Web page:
We've missed out diving with them once before due to bad weather, and for a second there, it looked like we'd have to pass it up again. The sea had been frowning with waves for three days before we arrived, but luckily, the day of the dive turned out to be nice and sunny.
In her dive briefing, Raffa instructed me not to have the strap of my camera tied around my wrist. In fact, she said not to wear it at all. Apparently, sharks enjoy robbing divers of their photographic equipment. They especially like strobes, because sharks can sense the powerful electromagnetic fields generated by the firing strobe. So I just have to be careful not to let go of my camera accidentally, and be ready to part with it if I don't feel like parting with a few fingers.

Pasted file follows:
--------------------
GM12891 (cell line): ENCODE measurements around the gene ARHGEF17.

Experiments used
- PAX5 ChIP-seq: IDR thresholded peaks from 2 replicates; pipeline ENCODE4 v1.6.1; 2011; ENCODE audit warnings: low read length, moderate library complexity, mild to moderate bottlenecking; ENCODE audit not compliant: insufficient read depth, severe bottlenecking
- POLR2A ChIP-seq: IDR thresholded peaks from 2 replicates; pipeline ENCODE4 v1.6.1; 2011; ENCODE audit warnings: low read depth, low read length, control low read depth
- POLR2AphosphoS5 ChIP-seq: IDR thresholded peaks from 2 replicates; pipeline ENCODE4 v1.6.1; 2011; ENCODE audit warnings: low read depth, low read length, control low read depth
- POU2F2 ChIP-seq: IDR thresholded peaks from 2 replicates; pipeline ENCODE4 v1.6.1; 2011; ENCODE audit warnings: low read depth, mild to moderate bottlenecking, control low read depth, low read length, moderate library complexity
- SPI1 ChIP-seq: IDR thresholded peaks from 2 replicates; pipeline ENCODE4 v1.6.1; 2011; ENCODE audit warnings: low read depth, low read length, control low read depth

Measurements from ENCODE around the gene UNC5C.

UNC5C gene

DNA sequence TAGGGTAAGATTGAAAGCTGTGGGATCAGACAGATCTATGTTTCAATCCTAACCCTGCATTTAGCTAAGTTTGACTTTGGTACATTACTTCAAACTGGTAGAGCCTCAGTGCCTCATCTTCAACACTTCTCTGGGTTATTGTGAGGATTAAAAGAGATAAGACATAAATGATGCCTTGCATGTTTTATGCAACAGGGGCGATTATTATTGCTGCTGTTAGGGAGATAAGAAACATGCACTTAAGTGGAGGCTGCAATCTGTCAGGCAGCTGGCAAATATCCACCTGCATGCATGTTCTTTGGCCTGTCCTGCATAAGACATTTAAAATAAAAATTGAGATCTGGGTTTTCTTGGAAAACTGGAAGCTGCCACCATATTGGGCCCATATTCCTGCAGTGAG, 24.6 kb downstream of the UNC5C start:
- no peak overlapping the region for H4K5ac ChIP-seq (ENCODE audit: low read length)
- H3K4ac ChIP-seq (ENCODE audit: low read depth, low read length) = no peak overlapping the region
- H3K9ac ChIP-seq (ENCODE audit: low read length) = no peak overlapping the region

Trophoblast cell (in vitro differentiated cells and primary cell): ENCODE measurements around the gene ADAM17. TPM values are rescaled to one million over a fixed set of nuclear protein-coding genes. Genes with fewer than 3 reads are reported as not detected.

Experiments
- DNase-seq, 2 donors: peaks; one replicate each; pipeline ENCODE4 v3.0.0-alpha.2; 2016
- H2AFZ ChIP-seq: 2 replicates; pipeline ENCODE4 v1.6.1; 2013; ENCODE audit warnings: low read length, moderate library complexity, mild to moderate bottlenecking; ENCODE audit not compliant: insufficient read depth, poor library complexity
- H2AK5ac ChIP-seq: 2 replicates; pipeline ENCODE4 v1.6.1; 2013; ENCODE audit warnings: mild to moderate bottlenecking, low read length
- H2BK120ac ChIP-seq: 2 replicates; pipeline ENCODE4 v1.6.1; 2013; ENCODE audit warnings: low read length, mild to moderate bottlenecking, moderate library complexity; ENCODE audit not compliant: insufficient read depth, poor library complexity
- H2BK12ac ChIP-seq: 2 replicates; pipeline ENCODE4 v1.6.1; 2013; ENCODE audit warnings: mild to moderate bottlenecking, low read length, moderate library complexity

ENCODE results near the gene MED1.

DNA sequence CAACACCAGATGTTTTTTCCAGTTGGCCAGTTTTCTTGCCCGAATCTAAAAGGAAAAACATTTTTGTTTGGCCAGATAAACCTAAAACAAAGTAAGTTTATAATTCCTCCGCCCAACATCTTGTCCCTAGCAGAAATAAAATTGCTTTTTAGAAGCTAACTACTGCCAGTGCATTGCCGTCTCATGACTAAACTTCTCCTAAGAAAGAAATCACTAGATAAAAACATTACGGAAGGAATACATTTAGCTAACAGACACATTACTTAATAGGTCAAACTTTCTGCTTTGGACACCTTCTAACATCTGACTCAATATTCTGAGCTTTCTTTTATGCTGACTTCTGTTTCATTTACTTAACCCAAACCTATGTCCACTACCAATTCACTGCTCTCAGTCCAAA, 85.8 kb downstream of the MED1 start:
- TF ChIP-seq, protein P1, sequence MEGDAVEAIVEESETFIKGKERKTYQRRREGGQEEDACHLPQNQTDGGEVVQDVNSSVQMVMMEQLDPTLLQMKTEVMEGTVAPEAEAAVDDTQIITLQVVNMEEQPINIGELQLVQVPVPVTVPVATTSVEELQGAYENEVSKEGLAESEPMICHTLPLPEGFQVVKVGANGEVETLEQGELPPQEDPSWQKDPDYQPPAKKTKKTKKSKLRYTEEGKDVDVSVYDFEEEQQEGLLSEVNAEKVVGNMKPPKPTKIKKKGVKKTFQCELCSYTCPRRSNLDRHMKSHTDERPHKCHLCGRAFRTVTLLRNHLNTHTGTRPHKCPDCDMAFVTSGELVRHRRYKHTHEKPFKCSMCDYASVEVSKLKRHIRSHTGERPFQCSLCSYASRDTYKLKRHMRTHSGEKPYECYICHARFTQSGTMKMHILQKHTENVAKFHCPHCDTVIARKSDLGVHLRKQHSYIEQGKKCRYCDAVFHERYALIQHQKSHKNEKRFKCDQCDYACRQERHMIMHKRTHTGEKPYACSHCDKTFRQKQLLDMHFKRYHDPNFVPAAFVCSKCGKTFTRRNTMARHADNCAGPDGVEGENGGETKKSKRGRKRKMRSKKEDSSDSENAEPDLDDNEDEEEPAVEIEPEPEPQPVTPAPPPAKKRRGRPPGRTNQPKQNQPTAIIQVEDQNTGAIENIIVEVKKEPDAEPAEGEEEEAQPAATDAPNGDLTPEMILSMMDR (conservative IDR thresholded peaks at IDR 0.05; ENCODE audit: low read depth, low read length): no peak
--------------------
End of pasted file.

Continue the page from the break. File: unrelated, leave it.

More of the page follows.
Unfortunately, we didn't get to spend as much time as we wanted in the water with the tiger shark. For such a dangerous fish, it is quite shy and does not enjoy splashing two-legged visitors blowing bubbles in its swimming space, so it took off as soon as we got into the water. The rest of the sharks seemed to be used to aquatic tourists and didn't even mind the bubbles. They came close enough to touch, and sometimes we needed to shove them away, gently, by the nose. Somehow, these sharks were ignorant of the concept of personal space.